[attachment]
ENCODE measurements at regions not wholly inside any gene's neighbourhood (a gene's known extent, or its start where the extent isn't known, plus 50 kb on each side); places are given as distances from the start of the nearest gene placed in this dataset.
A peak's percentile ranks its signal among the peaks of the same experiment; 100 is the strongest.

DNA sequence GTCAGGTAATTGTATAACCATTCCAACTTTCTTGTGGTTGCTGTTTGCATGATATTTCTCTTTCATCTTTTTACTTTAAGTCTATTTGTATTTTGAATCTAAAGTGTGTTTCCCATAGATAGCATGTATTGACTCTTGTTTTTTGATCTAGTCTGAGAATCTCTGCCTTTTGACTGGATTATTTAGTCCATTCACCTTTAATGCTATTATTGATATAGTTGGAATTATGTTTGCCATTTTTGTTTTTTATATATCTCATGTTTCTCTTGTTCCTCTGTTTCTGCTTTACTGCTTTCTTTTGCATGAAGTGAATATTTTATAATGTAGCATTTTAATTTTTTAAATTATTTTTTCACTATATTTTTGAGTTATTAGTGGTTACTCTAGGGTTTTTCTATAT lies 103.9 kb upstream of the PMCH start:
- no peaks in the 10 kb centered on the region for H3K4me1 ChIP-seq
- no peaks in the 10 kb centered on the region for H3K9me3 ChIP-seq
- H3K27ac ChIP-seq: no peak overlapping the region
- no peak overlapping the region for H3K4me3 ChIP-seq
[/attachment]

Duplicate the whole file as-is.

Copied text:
ENCODE measurements at regions not wholly inside any gene's neighbourhood (a gene's known extent, or its start where the extent isn't known, plus 50 kb on each side); places are given as distances from the start of the nearest gene placed in this dataset.
A peak's percentile ranks its signal among the peaks of the same experiment; 100 is the strongest.

DNA sequence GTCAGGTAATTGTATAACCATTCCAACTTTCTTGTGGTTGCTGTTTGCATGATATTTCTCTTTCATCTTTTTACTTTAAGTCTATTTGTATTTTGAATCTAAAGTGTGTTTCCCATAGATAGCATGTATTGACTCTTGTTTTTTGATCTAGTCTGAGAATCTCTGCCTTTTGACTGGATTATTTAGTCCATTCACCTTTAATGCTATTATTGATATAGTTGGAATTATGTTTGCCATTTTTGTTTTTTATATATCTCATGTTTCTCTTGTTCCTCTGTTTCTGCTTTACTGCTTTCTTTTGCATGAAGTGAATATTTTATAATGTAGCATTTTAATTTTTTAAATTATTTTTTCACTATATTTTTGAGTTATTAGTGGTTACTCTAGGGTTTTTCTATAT lies 103.9 kb upstream of the PMCH start:
- no peaks in the 10 kb centered on the region for H3K4me1 ChIP-seq
- no peaks in the 10 kb centered on the region for H3K9me3 ChIP-seq
- H3K27ac ChIP-seq: no peak overlapping the region
- no peak overlapping the region for H3K4me3 ChIP-seq